of Captain Welde on many of the essential points by wholly disinterested witnesses, I am unable to accept Gilliland's story.
On the facts as found, the fault of the Gatco is obvious and inexcusable. Captain Gilliland, from beginning to end, proceeded exactly as though there were no other vessels on the river. This would have been understandable, if not entirely correct, had he been outside the channel to the east, except momentarily in rounding the 2R buoy, as he testified. I cannot doubt, however, that he was well in toward the middle of the channel when he got the Hayes' one-blast signal. He never answered this, nor for that matter any other signal either from the Havmann or the Hayes, until he gave his last minute double blast just before the collision. He testified that he did not hear any signal from the Hayes or Havmann, but I cannot accept this statement. The two witnesses from the Havmann who were not particularly interested in the manner in which the Hayes, back of them, passed the tug (as Gilliland should have been) plainly heard the first one-blast signal from the Hayes. I am satisfied that Gilliland got the one-blast signals from the Hayes when he was in the channel and he could and should have assented to a port to port passing. Instead, intending to go out of the channel to the east in order to shorten his course, he persisted in complete disregard of the narrow channel rule, the passing signal rule and the principles of safe navigation, apparently relying on the Hayes to abandon her lawful course and keep out of his way by swerving to port.
The fault of the Gatco being clear, the question arises whether the Hayes was also guilty of fault such as would require a division of the damages.
After his one-blast signal, Captain Welde continued on for a full minute without reducing his speed and then gave his second single blast. The vessels were then approaching each other, head and head, at a combined speed of 15 knots.
Article 18, Rule III, of the Inland Navigation Rules, 33 U.S.C.A. § 203, provides 'If, when steam vessels are approaching each other, either vessel fails to understand the course or intention of the other, from any cause, the vessel so in doubt shall immediately signify the same by giving several short and rapid blasts, not less than four, of the steam whistle.' In Socony Vacuum Transp. Co. v. Gypsum Packet Co., 2 Cir., 153 F.2d 773, 777, and James McWilliams Blue Line v. Card Towing Line, 2 Cir., 168 F.2d 720, 721, Judge Hand ruled that where a passing signal has not been answered, the giving of a second such signal, instead of the danger signal, establishes a violation of this rule. He said that 'to repeat an invitation for a passing or a crossing inevitably presupposes that the inviting vessel is 'in doubt' as to the 'intention' of the other', McWilliams case, supra, at page 721. In other words, if a second signal is required, it can only be because there is doubt as to whether the first one was understood and in that situation a danger signal is required by the rule.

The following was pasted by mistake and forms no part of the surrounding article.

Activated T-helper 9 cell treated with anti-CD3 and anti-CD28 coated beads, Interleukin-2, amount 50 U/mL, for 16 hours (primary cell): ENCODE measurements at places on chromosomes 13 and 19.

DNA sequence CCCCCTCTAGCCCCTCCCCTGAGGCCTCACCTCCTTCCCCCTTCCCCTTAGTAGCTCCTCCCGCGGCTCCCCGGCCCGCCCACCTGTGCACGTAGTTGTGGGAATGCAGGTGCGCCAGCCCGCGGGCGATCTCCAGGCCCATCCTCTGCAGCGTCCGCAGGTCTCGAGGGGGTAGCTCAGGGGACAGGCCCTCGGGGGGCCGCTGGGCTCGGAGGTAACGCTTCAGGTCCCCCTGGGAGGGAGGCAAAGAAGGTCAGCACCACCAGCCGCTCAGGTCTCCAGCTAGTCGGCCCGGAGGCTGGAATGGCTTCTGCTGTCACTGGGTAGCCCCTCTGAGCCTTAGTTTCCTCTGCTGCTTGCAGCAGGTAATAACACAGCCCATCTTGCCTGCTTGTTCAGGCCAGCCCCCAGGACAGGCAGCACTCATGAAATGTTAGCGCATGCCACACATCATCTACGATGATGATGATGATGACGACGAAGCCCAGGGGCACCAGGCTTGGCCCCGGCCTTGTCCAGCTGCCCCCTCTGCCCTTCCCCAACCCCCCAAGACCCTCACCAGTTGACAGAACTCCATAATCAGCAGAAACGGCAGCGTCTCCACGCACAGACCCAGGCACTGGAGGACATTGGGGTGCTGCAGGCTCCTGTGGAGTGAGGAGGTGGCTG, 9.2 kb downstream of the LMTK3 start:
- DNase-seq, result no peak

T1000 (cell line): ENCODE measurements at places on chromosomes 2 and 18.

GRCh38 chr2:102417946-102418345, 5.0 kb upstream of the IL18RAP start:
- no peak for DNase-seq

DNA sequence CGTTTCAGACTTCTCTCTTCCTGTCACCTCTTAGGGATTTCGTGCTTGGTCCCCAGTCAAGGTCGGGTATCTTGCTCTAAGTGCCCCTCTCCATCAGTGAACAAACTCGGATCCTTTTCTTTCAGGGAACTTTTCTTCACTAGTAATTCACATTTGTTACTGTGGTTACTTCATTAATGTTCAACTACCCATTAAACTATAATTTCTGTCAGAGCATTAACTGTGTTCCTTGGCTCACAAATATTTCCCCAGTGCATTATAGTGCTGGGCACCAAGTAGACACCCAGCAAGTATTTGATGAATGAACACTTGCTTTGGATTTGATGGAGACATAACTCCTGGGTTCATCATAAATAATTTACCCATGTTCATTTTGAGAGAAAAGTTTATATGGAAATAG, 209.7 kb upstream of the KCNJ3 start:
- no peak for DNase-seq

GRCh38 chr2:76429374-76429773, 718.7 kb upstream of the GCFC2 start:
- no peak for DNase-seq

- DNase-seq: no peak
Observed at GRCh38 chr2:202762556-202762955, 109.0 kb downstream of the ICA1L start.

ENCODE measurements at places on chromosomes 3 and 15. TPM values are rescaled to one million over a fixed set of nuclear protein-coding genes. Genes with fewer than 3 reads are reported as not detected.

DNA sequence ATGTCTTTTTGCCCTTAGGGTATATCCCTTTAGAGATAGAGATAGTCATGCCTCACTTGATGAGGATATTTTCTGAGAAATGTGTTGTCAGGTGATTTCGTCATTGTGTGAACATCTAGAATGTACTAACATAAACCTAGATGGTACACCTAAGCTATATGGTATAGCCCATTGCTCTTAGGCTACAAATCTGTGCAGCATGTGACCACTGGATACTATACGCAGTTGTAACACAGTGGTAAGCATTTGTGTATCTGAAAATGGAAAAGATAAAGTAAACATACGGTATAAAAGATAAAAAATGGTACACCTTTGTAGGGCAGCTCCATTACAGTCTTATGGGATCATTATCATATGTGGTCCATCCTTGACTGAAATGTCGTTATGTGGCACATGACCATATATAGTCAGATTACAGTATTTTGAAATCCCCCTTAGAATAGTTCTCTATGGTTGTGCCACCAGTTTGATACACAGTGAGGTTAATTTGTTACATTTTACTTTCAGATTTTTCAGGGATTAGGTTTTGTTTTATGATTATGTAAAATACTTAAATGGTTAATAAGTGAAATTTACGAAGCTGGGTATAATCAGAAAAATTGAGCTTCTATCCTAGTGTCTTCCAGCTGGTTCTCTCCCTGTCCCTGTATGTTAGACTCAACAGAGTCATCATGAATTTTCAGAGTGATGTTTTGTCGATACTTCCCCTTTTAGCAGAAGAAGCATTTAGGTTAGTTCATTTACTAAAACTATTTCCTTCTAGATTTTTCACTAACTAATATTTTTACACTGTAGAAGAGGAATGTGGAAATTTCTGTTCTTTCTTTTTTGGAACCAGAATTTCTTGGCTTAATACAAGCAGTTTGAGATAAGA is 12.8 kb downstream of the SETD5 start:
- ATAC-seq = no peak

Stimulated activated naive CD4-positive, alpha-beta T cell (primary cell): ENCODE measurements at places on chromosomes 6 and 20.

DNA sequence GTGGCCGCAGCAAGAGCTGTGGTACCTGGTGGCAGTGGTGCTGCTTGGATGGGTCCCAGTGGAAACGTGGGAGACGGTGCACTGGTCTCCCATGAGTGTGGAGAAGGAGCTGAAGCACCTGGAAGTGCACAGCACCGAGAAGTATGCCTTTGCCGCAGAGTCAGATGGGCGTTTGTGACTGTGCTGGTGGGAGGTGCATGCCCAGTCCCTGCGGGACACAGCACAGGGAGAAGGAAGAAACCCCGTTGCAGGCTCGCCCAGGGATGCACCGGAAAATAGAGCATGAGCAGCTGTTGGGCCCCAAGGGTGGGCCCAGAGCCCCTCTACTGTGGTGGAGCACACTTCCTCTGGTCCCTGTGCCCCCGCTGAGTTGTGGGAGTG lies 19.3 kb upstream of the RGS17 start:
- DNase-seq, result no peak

There is no question that the negligence of the Gatco was gross and was a much larger factor in bringing about the collision than anything which Captain Welde did or omitted to do. However, under the circumstances of this case, I am unable to give the Hayes the benefit of the rule of The Ambridge, 4 Cir., 42 F.2d 971, 976, that 'Where, as here, the fault of one vessel is clearly established, the evidence of the other vessel's fault must also be clear and convincing in order to make out a case for apportionment of damage.' See also The Umbria, 166 U.S. 404, 17 S. Ct. 610, 41 L. Ed. 1053. The trouble is that under Judge Hand's view (to which I subscribe) the evidence is clear and convincing that there was a violation by Captain Welde of a statutory rule and, under the rule of The Pennsylvania, 19 Wall. 125, 86 U.S. 125, 22 L. Ed. 148, where there is a violation, affirmative evidence that it was the cause of the collision is not required in order to fix liability upon the transgressor. The burden is upon one who has failed in respect of a statutory duty to show not only that his failure probably did not contribute to the collision but that it could not have contributed to it, and I cannot find that, had Captain Welde blown the danger signal and immediately backed, Captain Gilliland would not have desisted from his intended course and taken action which could have avoided the collision.
Captain Welde's conduct, if not excusable, was at least understandable. As Judge Hand said in the McWilliams case, supra, 'No doubt an effort to force an assent to a proper invitation is natural enough; resolute men find it hard to give in before an insolent disregard of their rights; but in such situations the masters of vessels, if it be necessary to avoid the 'risk of collision,' must yield even though it may seem to them timid or pusillanimous to do so.'
A decree may be submitted in accordance with the foregoing.